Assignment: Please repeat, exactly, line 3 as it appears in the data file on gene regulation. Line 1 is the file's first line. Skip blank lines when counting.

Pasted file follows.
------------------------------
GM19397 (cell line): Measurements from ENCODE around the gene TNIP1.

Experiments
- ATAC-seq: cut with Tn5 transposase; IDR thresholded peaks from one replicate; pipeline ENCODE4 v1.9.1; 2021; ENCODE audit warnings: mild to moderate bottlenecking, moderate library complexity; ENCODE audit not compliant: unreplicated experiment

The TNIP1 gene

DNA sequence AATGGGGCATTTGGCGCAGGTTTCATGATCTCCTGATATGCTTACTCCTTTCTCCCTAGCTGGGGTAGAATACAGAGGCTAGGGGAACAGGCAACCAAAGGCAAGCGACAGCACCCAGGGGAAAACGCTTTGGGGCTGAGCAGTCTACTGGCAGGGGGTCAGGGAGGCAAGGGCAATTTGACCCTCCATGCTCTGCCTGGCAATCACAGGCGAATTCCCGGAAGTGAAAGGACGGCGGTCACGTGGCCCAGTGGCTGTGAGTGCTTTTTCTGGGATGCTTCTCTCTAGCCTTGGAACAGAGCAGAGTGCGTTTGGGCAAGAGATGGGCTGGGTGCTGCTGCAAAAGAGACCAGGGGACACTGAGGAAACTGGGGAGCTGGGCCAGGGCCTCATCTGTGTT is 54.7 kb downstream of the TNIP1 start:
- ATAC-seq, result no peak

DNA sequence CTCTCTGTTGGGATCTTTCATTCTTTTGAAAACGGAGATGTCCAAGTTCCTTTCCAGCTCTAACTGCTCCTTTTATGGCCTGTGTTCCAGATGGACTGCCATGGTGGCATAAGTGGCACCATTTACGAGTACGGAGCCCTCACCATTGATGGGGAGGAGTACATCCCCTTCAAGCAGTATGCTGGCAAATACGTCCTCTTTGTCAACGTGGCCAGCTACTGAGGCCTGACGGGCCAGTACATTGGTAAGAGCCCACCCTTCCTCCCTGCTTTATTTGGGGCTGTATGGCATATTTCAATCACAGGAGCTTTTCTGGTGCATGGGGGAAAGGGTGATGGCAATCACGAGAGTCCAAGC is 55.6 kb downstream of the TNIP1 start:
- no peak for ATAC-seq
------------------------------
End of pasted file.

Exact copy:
- ATAC-seq: cut with Tn5 transposase; IDR thresholded peaks from one replicate; pipeline ENCODE4 v1.9.1; 2021; ENCODE audit warnings: mild to moderate bottlenecking, moderate library complexity; ENCODE audit not compliant: unreplicated experiment